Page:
Expression Interrupted

Journalists and academics bear the brunt of the massive crackdown on freedom of expression in Turkey. Scores of them are currently subject to criminal investigations or behind bars. This website is dedicated to tracking the legal process against them.

Journalist Harun Çümen remains behind bars after 1st hearing

Journalist Harun Çümen remains behind bars after 1st hearing

The former responsible managing editor of the shuttered daily Zaman has been in pre-trial detention for 10 months

Harun Çümen, the former responsible managing editor of the shuttered daily Zaman, on 8 January appeared before an Istanbul court for the first hearing of his trial on the charge of “membership in a terrorist group.”

The hearing, monitored by P24, was the first time Çümen was appearing in court since his arrest 10 months ago.

Çümen, who worked for Zaman for 21 years as a reporter and editor for the newspaper’s economy news desk, is accused of “membership in the Fethullahist terrorist organization [FETÖ],” accused by the government of orchestrating the coup attempt of 15 July 2016. His trial is overseen by the 32nd High Criminal Court of Istanbul.

Addressing the court from the Balıkesir Prison via the judicial video-conferencing system SEGBİS during the hearing, Çümen said that he never became a member of the Gülen network and denied all the accusations against him. He claimed that the newspaper appointed him as responsible managing editor – who are invested with the legal responsibility of the media organization according to the Turkish Press Law and who represent the entity during trials -- because he was precisely not a member of the network.

“I had to accept the position because of the risk of unemployment in our sector,” Çümen told the court. “I tried very hard to abandon that position after 17 December [2013],” he added, referring to the graft probe that is also billed by the government as a “coup attempt.”

Çümen said that the fact he didn’t have ByLock, an encrypted messaging application claimed to have been exclusively used by the members of the Gülen group, was proof that he was not part of the network.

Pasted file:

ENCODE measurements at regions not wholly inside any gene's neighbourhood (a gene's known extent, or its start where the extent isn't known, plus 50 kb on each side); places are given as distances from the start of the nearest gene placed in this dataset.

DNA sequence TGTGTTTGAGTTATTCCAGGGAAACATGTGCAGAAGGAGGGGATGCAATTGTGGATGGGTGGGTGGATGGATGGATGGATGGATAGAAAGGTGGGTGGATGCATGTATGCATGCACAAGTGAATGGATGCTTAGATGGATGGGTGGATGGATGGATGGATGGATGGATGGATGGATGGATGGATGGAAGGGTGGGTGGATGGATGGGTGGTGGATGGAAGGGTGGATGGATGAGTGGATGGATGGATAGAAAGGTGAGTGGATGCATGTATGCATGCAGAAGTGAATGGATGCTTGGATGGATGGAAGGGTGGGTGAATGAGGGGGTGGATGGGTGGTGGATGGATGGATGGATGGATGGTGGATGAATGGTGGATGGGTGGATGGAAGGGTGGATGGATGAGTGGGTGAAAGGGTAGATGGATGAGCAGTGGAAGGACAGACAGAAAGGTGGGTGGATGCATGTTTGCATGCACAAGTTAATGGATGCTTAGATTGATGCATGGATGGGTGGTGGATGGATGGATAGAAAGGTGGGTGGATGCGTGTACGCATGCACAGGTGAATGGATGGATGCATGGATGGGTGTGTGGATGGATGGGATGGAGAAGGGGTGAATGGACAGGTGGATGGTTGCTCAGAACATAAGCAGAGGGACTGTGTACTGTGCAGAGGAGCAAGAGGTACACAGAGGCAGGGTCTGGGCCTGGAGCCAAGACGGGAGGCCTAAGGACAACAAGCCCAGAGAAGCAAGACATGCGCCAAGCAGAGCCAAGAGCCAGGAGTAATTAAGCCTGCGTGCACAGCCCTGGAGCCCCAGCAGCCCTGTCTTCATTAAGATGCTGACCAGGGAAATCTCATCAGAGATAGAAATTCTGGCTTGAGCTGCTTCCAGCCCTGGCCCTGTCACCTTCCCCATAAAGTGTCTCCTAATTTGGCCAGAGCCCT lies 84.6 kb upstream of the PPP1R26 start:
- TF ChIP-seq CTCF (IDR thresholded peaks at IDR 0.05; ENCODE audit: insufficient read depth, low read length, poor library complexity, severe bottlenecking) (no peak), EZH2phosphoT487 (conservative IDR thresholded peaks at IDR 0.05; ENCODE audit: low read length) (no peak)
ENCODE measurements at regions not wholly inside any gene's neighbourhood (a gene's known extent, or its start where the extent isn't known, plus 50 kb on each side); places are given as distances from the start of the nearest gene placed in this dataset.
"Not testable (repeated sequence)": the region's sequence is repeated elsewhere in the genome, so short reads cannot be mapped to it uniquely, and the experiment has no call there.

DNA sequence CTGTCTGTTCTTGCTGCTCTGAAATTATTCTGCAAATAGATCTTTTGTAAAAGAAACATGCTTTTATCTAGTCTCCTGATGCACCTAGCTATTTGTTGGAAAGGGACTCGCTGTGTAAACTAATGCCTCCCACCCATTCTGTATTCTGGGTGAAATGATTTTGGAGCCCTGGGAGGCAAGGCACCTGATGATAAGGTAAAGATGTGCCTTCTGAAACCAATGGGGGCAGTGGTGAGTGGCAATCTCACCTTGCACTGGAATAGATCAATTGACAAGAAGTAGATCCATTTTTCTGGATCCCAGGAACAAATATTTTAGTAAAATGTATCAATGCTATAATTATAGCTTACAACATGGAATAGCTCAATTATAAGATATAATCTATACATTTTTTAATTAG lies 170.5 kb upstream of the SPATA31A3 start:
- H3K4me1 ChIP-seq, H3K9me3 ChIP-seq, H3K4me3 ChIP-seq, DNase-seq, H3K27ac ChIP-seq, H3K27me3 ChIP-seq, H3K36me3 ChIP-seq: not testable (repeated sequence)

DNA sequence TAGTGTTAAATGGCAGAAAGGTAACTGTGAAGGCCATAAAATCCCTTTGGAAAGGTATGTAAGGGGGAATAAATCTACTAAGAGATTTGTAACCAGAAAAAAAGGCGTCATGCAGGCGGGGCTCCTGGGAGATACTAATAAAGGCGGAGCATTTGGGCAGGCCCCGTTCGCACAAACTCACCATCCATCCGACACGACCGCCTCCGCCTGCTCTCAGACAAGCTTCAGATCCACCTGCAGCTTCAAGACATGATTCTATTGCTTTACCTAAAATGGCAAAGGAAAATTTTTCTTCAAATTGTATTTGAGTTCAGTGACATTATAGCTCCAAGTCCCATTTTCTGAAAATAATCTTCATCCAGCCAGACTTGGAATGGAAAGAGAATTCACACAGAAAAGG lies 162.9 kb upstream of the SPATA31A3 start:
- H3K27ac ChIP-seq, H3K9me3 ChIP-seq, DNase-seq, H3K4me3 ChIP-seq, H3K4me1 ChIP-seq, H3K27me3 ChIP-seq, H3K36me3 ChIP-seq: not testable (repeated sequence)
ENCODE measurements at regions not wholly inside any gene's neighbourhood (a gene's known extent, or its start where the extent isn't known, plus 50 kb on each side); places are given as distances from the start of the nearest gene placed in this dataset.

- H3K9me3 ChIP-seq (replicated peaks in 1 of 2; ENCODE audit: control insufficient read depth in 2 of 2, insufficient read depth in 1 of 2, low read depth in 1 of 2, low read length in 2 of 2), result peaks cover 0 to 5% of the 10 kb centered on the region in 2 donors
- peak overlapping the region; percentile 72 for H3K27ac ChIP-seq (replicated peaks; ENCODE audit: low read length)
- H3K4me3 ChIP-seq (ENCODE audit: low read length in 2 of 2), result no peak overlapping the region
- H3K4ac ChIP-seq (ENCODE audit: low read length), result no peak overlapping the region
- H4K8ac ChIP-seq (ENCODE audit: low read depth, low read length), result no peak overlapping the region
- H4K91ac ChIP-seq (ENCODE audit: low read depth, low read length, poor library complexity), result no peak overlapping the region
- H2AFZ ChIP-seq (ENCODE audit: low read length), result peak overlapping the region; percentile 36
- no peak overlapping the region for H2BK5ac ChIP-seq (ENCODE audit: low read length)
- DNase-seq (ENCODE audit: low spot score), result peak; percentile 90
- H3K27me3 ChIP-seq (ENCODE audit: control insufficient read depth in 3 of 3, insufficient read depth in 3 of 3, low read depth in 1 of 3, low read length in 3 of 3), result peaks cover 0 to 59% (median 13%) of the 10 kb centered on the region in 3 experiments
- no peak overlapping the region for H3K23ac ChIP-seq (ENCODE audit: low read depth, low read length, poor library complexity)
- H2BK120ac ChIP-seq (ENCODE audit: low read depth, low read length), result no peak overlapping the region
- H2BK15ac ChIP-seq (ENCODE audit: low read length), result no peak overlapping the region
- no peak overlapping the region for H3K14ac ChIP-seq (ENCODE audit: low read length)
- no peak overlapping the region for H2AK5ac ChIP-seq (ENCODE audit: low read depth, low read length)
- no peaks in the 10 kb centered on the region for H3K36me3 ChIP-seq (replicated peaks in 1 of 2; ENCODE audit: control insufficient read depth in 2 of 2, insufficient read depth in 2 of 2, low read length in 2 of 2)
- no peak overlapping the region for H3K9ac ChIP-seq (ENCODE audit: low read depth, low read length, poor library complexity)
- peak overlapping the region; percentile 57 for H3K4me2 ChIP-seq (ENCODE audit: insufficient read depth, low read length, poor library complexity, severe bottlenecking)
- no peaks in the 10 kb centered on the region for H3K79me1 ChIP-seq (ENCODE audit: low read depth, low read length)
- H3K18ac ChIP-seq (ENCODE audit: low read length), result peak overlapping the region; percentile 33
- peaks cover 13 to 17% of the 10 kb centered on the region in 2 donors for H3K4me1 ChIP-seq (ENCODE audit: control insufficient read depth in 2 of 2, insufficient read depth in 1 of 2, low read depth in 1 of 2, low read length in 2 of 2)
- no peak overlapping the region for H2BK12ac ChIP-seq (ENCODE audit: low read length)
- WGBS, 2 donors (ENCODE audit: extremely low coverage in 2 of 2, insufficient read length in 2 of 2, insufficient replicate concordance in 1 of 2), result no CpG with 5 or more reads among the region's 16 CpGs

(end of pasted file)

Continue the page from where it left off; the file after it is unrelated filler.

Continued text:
Çümen was arrested 10 months ago in the town of Keşan, near the Turkish-Greek border. He was accused of attempting to flee the country, which he refused.

“There wasn’t an investigation against me. Why would I flee?” he asked, adding that he visited the area regularly as his brother-in-law lived in a village nearby. At the time of his arrest, he had also been trading olive oil, he said, a job he started doing after becoming unable to continue his journalistic career.

“Hadn’t I gone to Keşan, I wouldn’t be accused of being a member of a terror organization. I have been thinking about this bizarre situation for 311 days,” Çümen said.

He added that the authorities initially accused him of “human trafficking.” “This is a proof of the inconsistency of the allegations brought against me.”

Çümen was arrested alone. However, he is standing trial along with three other defendants, whom he said he never met before.

Addressing the court following Çümen, his lawyer Gökçen Yaşar said he accompanied the journalist in around 100 lawsuits against Zaman during his time as the paper’s responsible managing editor and asked, “Why was it that during those trials nobody claimed that Çümen was a member of terrorist group?”

In its interim decision at the end of the hearing, the 32nd High Criminal Court of Istanbul ordered the continuation of Çümen’s pre-trial detention and set 28 March 2019 as the date for the second hearing in the case.